Conditioned Place Preference for Cocaine and Methylphenidate in Female Mice from Lines Selectively Bred for High Voluntary Wheel-Running Behavior

Margaret P. Schmill, Marcell D. Cadney, Zoe Thompson, Layla Hiramatsu, Ralph L. Albuquerque, Monica P. McNamara, Alberto A. Castro, Jarren C. Kay, Darrius G. Buenaventura, Jocelyn L. Ramirez, Justin S. Rhodes, Theodore Garland

Research output: Contribution to journalArticlepeer-review

Abstract

Behavioral addictions can come in many forms, including overeating, gambling and overexercising. All addictions share a common mechanism involving activation of the natural reward circuit and reinforcement learning, but the extent to which motivation for natural and drug rewards share similar neurogenetic mechanisms remains unknown. A unique mouse genetic model in which four replicate lines of female mice were selectively bred (>76 generations) for high voluntary wheel running (High Runner or HR lines) alongside four non-selected control (C) lines were used to test the hypothesis that high motivation for exercise is associated with greater reward for cocaine (20 mg/kg) and methylphenidate (10 mg/kg) using the conditioned place preference (CPP) test. HR mice run ~three times as many revolutions/day as C mice, but the extent to which they have increased motivation for other rewards is unknown. Both HR and C mice displayed significant CPP for cocaine and methylphenidate, but with no statistical difference between linetypes for either drug. Taken together, results suggest that selective breeding for increased voluntary running has modified the reward circuit in the brain in a way that increases motivation for running without affecting cocaine or methylphenidate reward.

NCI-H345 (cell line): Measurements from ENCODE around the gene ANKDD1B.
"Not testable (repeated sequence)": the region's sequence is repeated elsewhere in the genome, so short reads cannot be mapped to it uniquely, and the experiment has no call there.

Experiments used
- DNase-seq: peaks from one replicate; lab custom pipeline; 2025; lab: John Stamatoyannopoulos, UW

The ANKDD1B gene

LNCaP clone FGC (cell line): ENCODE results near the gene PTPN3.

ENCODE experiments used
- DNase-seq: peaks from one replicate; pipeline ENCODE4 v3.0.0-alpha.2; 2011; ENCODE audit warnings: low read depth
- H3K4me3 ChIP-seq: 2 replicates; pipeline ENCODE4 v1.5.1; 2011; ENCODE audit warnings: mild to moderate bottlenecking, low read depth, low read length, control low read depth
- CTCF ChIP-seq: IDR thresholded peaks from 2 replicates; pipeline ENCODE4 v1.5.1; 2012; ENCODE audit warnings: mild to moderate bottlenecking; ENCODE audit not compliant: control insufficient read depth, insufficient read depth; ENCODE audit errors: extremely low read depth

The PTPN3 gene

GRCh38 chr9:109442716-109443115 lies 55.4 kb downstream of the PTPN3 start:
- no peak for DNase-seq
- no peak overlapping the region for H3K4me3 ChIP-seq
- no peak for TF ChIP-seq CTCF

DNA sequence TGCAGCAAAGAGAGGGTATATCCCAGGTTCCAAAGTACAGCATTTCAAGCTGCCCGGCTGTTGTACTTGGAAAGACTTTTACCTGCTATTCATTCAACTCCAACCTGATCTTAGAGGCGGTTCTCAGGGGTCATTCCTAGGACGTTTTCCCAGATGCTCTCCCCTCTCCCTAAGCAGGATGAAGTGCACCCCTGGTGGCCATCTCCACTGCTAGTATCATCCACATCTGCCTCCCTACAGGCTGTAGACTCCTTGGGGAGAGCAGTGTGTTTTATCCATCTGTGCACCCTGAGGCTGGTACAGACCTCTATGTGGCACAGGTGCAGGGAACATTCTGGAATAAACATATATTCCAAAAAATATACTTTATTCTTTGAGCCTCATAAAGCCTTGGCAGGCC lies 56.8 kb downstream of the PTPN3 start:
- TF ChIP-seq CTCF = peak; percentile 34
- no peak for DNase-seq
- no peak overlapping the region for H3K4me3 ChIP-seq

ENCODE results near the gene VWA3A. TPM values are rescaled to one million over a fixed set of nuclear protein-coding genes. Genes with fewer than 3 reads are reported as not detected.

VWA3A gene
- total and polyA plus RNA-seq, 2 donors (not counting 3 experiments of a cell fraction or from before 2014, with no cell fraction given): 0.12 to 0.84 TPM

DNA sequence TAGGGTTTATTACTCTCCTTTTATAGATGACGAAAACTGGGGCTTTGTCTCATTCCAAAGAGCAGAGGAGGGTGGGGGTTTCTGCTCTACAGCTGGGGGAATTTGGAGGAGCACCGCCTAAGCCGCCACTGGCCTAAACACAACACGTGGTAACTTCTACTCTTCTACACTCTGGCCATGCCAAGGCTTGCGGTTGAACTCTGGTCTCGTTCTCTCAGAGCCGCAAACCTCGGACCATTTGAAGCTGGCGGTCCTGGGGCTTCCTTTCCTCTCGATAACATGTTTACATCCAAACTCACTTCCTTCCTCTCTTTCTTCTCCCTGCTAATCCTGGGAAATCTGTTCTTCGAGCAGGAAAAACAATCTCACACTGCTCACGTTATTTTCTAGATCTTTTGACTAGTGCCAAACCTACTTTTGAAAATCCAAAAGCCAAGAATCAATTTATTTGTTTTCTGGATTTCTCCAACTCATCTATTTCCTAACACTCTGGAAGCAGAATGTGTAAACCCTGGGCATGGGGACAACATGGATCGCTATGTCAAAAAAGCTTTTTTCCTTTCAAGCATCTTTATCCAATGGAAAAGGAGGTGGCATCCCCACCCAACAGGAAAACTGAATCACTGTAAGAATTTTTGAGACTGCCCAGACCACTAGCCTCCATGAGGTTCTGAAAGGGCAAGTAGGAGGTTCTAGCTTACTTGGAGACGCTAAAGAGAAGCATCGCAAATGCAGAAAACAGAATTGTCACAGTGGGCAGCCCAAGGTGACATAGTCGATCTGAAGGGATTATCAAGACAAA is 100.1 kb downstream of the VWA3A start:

Original languageEnglish (US)
Article numbere12700
JournalGenes, Brain and Behavior
DOIs
StateAccepted/In press - Sep 9 2020

Keywords

  • addiction
  • artificial selection
  • behavior
  • cocaine
  • exercise physiology
  • experimental evolution
  • physical activity
  • reward
  • Ritalin
  • voluntary exercise
  • wheel running

ASJC Scopus subject areas

  • Genetics
  • Neurology
  • Behavioral Neuroscience

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